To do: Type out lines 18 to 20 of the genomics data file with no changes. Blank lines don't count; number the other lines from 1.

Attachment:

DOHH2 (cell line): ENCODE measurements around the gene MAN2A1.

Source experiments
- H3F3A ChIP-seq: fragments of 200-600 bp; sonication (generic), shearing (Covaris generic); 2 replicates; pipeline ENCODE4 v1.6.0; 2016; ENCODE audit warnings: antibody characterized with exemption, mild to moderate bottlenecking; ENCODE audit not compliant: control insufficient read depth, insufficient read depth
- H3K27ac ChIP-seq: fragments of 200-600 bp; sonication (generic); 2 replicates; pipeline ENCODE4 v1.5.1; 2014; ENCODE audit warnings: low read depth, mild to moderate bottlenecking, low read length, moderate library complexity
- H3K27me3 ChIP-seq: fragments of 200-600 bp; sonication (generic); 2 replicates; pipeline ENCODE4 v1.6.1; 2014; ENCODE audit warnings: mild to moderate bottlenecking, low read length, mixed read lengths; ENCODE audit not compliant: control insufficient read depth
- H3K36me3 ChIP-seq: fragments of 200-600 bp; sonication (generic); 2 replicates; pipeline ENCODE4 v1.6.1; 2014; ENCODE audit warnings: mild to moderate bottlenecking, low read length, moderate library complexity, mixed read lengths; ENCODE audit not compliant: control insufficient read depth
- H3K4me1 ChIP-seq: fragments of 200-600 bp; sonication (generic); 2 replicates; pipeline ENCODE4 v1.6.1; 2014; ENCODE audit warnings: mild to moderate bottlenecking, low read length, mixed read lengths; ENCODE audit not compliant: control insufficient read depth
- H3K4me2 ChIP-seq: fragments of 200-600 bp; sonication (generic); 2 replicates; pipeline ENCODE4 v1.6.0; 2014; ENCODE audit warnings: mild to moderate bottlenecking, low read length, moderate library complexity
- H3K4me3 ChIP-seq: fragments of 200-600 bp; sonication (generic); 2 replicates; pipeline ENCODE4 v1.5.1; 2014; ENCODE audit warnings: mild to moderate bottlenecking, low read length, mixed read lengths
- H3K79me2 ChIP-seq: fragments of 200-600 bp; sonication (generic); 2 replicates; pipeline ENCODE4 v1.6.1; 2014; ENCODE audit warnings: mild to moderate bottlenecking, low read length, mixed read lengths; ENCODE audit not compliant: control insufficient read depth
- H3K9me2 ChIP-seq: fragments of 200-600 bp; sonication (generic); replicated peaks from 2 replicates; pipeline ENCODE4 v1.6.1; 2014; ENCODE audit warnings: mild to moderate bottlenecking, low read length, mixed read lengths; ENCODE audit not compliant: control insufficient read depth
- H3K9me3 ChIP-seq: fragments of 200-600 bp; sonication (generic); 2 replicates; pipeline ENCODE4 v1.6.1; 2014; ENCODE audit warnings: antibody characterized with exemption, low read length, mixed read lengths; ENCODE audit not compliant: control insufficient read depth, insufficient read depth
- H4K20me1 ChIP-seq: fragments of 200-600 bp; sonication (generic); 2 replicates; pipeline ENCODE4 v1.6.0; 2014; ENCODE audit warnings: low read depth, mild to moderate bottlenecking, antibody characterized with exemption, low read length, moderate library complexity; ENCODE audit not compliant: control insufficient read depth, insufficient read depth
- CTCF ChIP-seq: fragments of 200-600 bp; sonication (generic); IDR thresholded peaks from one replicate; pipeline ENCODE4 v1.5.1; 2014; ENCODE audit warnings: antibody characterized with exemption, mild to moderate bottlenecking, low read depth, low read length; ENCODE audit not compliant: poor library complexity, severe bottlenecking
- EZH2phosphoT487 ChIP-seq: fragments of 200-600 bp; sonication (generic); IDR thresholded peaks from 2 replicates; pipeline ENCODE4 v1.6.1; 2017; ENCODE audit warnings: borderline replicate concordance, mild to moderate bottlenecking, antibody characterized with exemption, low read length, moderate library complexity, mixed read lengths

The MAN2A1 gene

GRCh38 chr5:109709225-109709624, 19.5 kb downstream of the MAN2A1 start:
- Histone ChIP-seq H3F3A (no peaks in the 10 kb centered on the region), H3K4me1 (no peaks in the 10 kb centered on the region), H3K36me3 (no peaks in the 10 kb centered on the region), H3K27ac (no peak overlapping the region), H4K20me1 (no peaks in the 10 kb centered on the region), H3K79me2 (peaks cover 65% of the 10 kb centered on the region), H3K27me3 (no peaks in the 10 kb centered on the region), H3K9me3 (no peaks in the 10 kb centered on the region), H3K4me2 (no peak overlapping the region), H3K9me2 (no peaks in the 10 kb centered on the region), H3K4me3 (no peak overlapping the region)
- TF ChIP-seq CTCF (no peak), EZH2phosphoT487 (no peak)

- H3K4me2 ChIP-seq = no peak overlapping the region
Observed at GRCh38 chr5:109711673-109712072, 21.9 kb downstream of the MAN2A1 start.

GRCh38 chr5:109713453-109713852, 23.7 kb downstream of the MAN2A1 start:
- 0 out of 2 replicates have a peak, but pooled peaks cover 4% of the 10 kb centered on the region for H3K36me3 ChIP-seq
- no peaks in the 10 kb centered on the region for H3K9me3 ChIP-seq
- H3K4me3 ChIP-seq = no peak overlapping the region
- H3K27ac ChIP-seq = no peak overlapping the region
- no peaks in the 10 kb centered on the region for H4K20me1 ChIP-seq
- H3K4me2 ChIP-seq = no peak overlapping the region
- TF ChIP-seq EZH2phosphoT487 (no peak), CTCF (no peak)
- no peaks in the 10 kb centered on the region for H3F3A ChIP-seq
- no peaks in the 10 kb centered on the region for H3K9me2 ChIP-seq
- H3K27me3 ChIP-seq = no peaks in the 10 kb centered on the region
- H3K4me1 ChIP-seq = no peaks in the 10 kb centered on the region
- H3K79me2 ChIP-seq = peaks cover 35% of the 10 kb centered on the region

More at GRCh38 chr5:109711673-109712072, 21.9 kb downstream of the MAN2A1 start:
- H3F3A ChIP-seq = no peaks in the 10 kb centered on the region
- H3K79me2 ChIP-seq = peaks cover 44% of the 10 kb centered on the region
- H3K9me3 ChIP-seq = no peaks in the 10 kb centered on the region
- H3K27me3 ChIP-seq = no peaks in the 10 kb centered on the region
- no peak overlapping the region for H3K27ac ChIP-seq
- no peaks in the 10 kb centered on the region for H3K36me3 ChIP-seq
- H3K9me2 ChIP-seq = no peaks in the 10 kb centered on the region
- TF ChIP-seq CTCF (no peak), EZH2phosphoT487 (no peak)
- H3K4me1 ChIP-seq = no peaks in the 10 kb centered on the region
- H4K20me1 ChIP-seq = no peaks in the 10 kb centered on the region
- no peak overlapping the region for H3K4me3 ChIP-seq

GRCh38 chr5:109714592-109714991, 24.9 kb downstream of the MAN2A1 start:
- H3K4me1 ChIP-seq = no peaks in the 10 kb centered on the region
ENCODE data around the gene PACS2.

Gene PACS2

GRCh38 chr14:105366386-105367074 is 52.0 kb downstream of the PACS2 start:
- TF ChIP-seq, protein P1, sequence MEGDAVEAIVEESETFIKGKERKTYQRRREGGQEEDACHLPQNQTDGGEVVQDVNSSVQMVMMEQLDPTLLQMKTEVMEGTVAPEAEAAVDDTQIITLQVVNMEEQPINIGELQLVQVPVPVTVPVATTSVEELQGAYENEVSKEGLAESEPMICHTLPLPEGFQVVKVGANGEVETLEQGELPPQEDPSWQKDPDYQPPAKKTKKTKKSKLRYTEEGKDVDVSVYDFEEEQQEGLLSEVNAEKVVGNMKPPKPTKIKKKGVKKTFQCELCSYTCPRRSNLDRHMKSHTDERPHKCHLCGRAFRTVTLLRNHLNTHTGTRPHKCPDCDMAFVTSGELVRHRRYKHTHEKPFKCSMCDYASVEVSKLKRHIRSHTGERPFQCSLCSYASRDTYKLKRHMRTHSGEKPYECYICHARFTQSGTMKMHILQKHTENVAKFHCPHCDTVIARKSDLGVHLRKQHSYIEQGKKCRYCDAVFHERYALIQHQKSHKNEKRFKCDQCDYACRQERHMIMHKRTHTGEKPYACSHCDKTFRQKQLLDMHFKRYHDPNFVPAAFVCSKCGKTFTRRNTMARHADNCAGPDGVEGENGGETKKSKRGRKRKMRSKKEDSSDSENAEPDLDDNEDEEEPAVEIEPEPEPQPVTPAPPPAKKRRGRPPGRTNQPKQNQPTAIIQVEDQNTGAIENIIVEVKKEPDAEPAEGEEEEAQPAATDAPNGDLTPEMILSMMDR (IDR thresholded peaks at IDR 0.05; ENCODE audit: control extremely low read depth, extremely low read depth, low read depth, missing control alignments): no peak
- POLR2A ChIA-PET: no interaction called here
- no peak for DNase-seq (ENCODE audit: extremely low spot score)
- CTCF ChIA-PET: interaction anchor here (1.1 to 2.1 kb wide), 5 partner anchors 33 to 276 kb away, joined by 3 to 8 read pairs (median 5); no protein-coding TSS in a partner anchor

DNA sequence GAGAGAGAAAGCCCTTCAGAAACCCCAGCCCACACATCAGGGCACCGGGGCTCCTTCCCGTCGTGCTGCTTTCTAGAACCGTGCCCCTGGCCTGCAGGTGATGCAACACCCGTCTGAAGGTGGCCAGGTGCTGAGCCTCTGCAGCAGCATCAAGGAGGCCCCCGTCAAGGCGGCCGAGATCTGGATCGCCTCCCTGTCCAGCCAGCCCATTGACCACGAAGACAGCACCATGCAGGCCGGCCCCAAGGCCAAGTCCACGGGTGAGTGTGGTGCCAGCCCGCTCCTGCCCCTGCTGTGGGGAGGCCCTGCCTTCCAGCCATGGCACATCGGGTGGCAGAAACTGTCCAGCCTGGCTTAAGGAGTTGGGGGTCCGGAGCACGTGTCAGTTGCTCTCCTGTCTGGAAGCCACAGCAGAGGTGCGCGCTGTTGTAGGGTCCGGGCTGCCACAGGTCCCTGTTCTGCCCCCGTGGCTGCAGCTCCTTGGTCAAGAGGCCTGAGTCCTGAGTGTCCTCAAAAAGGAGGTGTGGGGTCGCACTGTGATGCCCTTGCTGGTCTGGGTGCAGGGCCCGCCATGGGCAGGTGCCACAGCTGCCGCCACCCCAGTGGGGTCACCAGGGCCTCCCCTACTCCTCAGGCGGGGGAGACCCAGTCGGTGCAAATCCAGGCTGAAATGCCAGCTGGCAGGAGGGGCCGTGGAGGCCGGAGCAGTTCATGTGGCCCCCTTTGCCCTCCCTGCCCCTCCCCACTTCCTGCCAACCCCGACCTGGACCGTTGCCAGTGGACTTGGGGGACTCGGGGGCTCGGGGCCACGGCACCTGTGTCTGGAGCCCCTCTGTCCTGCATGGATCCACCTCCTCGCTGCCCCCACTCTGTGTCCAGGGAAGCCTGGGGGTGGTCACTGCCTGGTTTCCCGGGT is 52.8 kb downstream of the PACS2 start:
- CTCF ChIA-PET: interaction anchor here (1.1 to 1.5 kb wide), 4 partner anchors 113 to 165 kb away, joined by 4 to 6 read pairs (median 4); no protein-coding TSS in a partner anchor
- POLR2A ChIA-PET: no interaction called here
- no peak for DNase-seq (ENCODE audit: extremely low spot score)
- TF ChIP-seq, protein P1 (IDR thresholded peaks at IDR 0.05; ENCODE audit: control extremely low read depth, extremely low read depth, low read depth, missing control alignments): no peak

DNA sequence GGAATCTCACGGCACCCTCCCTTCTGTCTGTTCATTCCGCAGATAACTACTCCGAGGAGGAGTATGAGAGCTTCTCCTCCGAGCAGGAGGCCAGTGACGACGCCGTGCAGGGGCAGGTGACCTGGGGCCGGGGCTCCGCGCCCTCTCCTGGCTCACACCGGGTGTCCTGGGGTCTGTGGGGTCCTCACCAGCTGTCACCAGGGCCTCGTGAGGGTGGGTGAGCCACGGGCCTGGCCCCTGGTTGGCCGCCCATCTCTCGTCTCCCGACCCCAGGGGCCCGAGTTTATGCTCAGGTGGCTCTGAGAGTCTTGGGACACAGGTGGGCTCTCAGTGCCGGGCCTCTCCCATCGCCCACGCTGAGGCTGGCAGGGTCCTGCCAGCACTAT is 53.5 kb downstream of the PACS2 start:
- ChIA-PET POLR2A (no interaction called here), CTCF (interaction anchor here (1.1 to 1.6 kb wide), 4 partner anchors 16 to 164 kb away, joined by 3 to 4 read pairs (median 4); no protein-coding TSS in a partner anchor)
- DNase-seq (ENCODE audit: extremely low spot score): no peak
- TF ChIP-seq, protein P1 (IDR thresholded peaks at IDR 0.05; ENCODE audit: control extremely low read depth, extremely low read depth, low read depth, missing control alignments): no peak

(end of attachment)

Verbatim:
- Histone ChIP-seq H3F3A (no peaks in the 10 kb centered on the region), H3K4me1 (no peaks in the 10 kb centered on the region), H3K36me3 (no peaks in the 10 kb centered on the region), H3K27ac (no peak overlapping the region), H4K20me1 (no peaks in the 10 kb centered on the region), H3K79me2 (peaks cover 65% of the 10 kb centered on the region), H3K27me3 (no peaks in the 10 kb centered on the region), H3K9me3 (no peaks in the 10 kb centered on the region), H3K4me2 (no peak overlapping the region), H3K9me2 (no peaks in the 10 kb centered on the region), H3K4me3 (no peak overlapping the region)
- TF ChIP-seq CTCF (no peak), EZH2phosphoT487 (no peak)

- H3K4me2 ChIP-seq = no peak overlapping the region